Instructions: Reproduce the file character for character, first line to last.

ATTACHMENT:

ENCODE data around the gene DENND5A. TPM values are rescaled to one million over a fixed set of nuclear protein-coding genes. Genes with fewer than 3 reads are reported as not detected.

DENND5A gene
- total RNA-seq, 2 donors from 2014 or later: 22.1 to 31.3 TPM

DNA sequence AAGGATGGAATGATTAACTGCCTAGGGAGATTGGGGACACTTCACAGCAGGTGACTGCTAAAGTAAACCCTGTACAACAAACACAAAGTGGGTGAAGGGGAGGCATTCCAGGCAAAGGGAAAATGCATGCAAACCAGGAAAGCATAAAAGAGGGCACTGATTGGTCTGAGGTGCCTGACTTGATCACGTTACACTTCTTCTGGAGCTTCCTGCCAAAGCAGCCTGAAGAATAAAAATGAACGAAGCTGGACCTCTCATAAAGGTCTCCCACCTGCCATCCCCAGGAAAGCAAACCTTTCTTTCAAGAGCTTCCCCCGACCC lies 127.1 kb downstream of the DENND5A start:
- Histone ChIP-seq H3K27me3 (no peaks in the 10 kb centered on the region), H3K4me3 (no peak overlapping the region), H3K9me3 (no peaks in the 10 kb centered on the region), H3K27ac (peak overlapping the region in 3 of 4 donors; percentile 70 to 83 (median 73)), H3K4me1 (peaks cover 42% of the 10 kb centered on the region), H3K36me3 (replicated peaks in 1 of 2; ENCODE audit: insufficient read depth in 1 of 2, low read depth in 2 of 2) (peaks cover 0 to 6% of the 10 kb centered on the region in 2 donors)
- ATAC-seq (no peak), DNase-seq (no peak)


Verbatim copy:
ENCODE data around the gene DENND5A. TPM values are rescaled to one million over a fixed set of nuclear protein-coding genes. Genes with fewer than 3 reads are reported as not detected.

DENND5A gene
- total RNA-seq, 2 donors from 2014 or later: 22.1 to 31.3 TPM

DNA sequence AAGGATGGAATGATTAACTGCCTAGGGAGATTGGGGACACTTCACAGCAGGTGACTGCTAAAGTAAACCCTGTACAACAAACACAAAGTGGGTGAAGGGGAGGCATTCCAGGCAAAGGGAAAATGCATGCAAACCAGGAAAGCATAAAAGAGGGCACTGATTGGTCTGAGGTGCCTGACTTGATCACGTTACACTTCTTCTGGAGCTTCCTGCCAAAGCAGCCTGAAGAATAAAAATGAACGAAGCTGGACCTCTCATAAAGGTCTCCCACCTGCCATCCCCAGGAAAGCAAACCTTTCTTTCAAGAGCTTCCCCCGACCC lies 127.1 kb downstream of the DENND5A start:
- Histone ChIP-seq H3K27me3 (no peaks in the 10 kb centered on the region), H3K4me3 (no peak overlapping the region), H3K9me3 (no peaks in the 10 kb centered on the region), H3K27ac (peak overlapping the region in 3 of 4 donors; percentile 70 to 83 (median 73)), H3K4me1 (peaks cover 42% of the 10 kb centered on the region), H3K36me3 (replicated peaks in 1 of 2; ENCODE audit: insufficient read depth in 1 of 2, low read depth in 2 of 2) (peaks cover 0 to 6% of the 10 kb centered on the region in 2 donors)
- ATAC-seq (no peak), DNase-seq (no peak)